Did you know Liverpool had one of the first futures exchanges in the world?
You probably knew that import and export was a big part of the city’s success in the nineteenth century. And yes, sadly, the slave trade played a big part too. But I had no idea of the history of futures trading there and it’s only 25 miles from where I live.
I love delving into the history of trading so this really grabbed my attention. The things you learn from the past really hammer-home how trading can – and almost always should – be kept to simple processes.
The fact is fortunes have been made in the markets consistently across the last two centuries, no matter how primitive we consider the technology of the day.
On the outskirts of Liverpool there are some big houses at the end of the dock road.
They look a bit sorry for themselves now. All boarded-up windows and stripped-off roofs. But that’s where the wealthy merchants used to live.
And it turns out a few of them were speculators at a time when Liverpool had THE leading physical and futures commodities markets in the world.
Grain, sugar, coffee and spices were all traded there. Liverpool took a competitive edge over London because Trans-Atlantic shipping could sail straight into the sheltered port and shave a day off the journey to London.
But it was the boom in cotton processing in the mill-towns around Liverpool that really put it on the map.
Traders there worked a forerunner to futures contracts: Cotton was sold to ‘arrive’.
These ‘arrivals contracts’ would specify the commodity and the quantity, as well as the departure date and the port it would sail from, and some contracts even named the ship that would carry it.
So without missing a trick a secondary market sprang up. Traders began buying and selling the paper contracts between them. They speculated on the rise and fall in price rather than waiting for the commodity to actually arrive on the dockside.
Outrageous fortunes were made by ‘arrivals’ operators during the American Civil War. Fast ships called ‘blockade runners’ were built on Merseyside. They could outrun the Federal navy ships and get the cotton safely back to Liverpool. Futures contracts arrived soon after…
And this REALLY blew open the commodity markets
The difference between a futures contract and an arrivals contract is that futures only specify the grade the commodity had to achieve, a delivery date and a location.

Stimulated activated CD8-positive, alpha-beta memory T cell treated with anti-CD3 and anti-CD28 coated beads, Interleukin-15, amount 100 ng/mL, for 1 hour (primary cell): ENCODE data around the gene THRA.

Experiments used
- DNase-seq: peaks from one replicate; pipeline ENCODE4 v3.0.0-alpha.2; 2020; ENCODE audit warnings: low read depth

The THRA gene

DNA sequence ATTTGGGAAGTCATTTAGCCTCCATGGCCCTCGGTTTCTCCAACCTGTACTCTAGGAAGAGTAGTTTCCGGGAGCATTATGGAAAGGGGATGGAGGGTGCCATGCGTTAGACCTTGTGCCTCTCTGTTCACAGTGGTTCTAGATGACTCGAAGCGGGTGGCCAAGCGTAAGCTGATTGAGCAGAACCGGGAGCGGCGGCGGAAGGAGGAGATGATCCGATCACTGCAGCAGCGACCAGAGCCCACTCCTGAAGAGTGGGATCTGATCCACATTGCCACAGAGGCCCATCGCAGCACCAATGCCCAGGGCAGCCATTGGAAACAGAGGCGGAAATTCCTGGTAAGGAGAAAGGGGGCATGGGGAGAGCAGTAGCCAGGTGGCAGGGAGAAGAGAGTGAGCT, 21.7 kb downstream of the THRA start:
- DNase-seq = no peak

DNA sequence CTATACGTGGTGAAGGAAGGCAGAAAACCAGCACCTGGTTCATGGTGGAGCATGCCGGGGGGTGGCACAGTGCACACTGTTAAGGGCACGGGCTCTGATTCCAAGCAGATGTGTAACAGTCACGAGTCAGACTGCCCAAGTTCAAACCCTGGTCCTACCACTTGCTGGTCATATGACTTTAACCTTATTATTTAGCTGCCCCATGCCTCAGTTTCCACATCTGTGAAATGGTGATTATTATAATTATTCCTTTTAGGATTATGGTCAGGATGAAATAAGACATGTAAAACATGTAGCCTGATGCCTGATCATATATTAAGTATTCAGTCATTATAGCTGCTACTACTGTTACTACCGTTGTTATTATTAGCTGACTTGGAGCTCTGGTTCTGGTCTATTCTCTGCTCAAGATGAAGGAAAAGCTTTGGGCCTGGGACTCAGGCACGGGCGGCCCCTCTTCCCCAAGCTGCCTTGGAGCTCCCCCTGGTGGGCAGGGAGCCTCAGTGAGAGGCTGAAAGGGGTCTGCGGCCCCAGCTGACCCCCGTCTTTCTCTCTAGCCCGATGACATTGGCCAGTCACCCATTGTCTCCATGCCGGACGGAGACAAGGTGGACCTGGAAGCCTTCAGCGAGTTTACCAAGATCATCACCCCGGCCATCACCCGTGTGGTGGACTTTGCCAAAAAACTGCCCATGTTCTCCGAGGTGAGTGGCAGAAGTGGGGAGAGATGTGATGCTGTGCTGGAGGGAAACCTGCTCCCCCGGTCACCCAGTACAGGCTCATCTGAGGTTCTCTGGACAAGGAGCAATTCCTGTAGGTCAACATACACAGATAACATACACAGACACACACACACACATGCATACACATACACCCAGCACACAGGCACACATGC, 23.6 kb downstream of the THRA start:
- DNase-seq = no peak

They had gotten rid of having to identify and track the individual shipments.
So the Liverpool Cotton exchange opened for business in the 1870’s and quickly became the leading cotton futures exchange in the world.
And I just love this part of the story…
The entire cotton market operated in the paved square outside the exchange, in all weathers!
The brokers had offices inside but they preferred to swap their information and gossip out in the open. I suppose it makes good sense – they could all see who was active in the market. Interested parties could easily find each other. And information could be passed along and priced-in quickly. I suppose it was a natural predecessor to the trading pit.
The brokers were only tempted back into the building by the arrival of the telegraph machine. It meant information and reports from the field arrived quicker. But many didn’t trust the new-fangled technology.
Even though the exchange threatened to expel any member that conducted ‘dishonorable or disreputable dealings’, there were still cases of corrupt telegraph operators paid-off to relay incorrect prices to rival firms.
Cheating is ever-present amongst a certain element of the market.
Some things never change, hey?
So for a while physical mail was the only trusted source of market data. If you wanted to get reliable reports on the cotton crop, overseas pricing, or what have you, you’d have to wait until a letter arrived from your contact across the Atlantic.
Can you imagine the anxiety some of those traders must have gone through?
The fate of their fortunes hinged on the contents of a soggy envelope that could take weeks to arrive!
I thought I had it bad when my old dial-up modem used to drop-out after 60 minutes, taking a few seconds to re-connect.
So remember, next time you feel tempted by bright shiny gadgets, it’s not always necessary to be at the cutting edge of technology to get ahead.
And that goes for all areas of modern life, not just trading.
I remember a time when I used to fax my orders in to my broker. And I reckon it would be just as effective today for trading the end-of-day timeframe (if you could find a broker that still had a fax machine).
I’d like to say sending orders in by mail – like the old Liverpool traders did – would be just as effective.
But can you imagine the puzzled expression at the brokers as they opened your envelope? They probably don’t even have a procedure for dealing with something as old fashioned as orders issued with pen and paper!
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